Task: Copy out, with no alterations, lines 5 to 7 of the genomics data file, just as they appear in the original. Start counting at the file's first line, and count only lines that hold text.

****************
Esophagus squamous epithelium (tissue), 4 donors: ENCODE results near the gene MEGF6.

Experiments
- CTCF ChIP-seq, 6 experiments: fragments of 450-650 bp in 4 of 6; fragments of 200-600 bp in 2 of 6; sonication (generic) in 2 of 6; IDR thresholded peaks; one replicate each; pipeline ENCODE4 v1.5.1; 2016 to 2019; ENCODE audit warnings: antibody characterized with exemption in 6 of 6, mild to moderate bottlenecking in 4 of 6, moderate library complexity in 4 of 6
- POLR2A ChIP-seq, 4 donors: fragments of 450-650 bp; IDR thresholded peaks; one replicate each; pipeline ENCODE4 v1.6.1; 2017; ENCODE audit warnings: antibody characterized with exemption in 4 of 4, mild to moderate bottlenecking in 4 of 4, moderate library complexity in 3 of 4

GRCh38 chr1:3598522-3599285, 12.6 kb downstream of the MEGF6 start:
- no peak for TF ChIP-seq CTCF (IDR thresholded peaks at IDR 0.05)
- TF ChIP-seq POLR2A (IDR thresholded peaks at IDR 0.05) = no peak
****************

GRCh38 chr1:3598522-3599285, 12.6 kb downstream of the MEGF6 start:
- no peak for TF ChIP-seq CTCF (IDR thresholded peaks at IDR 0.05)
- TF ChIP-seq POLR2A (IDR thresholded peaks at IDR 0.05) = no peak